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Rok makes £3.8m interim loss due to M&E restructuring

17 Aug 10 Rok has plunged into the red for the first half of 2010 due to a £6.8m restructuring cost centring on its troubled M&E business.

Rok has plunged into the red for the first half of 2010 due to a £6.8m restructuring cost centring on its troubled M&E business.

Earlier this month, the construction group said it had uncovered “serious failings in the financial controls” of the Plumbing, Heating and Electrical (PHE) division, which has been integrated into the Maintenance and Improvements arm.

This restructuring, which included an unspecified number of redundancies, has cost Rok £6.8m, resulting in a pre-tax loss of £3.8m for the six months ending 30 June 2010. In the first half of 2009, the firm made a £7.6m profit.

Group revenues fell by 15% to £308.1m (H1 2009: £364.5m).

Net debt at the period end was £47.6m (12 months ago: £57.0m).

Rok's construction business generated revenue of £115.7m (H1 2009: £160m), and operating profit £600,000 (H1 2009: £500,000).

According to chief executive Garvis Snook, this was “in line with expectations during the period”, in which the business “continued to target profit over volume through careful customer and project selection. This deliberate tactic has been employed since late November 2008 to minimise risk during the worst phase of the recession.” 

In social housing, Rok's revenue shrank to £84.5m (H1 2009: £98.4m), with operating profit also reduced to £3.6m (H1 2009: £5m).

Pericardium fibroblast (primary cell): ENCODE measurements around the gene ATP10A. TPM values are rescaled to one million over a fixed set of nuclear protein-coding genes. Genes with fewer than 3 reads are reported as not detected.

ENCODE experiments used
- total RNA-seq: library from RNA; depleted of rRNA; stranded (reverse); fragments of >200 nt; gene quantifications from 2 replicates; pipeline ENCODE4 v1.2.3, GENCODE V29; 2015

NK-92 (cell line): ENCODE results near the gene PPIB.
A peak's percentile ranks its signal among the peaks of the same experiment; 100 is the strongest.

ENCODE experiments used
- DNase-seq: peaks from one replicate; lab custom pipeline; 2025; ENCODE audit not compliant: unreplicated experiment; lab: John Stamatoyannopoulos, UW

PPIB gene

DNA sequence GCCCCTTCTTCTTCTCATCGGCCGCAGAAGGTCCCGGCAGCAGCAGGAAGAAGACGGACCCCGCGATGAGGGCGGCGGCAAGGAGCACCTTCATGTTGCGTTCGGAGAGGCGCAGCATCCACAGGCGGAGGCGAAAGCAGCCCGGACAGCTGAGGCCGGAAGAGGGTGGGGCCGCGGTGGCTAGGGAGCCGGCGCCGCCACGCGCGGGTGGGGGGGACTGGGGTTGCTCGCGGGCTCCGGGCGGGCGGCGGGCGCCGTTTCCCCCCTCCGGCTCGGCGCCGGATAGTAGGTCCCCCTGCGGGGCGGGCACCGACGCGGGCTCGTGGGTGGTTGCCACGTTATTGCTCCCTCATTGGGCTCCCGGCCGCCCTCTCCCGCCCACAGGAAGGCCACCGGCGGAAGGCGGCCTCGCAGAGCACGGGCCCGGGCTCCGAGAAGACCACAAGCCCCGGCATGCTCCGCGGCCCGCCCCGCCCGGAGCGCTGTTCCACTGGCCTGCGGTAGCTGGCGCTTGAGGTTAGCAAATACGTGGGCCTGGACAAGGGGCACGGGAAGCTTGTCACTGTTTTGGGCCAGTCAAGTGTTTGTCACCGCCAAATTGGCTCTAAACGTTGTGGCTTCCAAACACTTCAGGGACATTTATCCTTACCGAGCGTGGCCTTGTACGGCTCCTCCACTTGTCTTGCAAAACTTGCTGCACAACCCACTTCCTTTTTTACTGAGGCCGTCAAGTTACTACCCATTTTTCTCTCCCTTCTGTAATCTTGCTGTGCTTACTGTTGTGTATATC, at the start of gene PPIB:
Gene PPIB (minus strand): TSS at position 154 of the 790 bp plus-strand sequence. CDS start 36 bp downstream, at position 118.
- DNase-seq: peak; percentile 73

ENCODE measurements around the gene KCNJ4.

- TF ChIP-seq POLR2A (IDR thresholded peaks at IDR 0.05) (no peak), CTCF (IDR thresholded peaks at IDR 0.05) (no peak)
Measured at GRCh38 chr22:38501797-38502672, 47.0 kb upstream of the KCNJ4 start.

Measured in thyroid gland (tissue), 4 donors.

Snook said: “The business was not affected by the change in Government and subsequent spending cuts although a slight slowdown in the period between tender and award of contract and a greater emphasis on new build housing rather than planned repairs has been noticeable.

“Margins were maintained at 2009 year end levels and the business, whilst not forecasting to grow this year, also enjoys a good order book and is expected to perform in line with expectations for the remainder of the year.”

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Rok's maintenance and improvements division grew revenue marginally to £116.7m (H1 2009: £112.6m), while operating profit more than doubled to £5.4m (H1 2009: £2.3m).

The division includes response maintenance and Rok Insurance Services (RIS), and its client base has continued to grow, according to Snook.

“The key development within this unit during the first half was the continued investment in systems and technology,” he added. “As a result, the unit now has a strong platform to enable it to service its existing blue chip customer base and to increase capacity significantly with minimal increase in fixed costs.”

Looking ahead, the Rok chief executive said the economic climate remained “challenging”.

He continued: “We expect, and have planned for, lower volumes in construction next year in light of forecast reductions in public sector spending. Due to high levels of future revenue visibility we expect to increase our market share in social housing where industry volumes are forecast to reduce overall. Visibility of revenues in our Maintenance and Improvements business is good and we expect income to grow through new insurance customer wins.

“Over the last decade, Rok has built foundations based on a clear vision of what we need to achieve to deliver the services that people and organisations want across the UK. Whilst the isolated shortcomings in financial control at the PHE unit will have a significant impact on this year's results, the fundamentals of our business remain sound.

“Rok has a strong secured order book at £435m, good momentum in its Social Housing and Construction businesses and a Maintenance and Improvements division where we have swiftly implemented the steps necessary to ensure all activities operate effectively.

“The diversification of our business portfolio has enabled us to shape our business as and when the economic landscape requires. For the full year, we anticipate that our volumes will be flat but we do expect margins to improve during the second half due to the continuing flexibility of our business model.”

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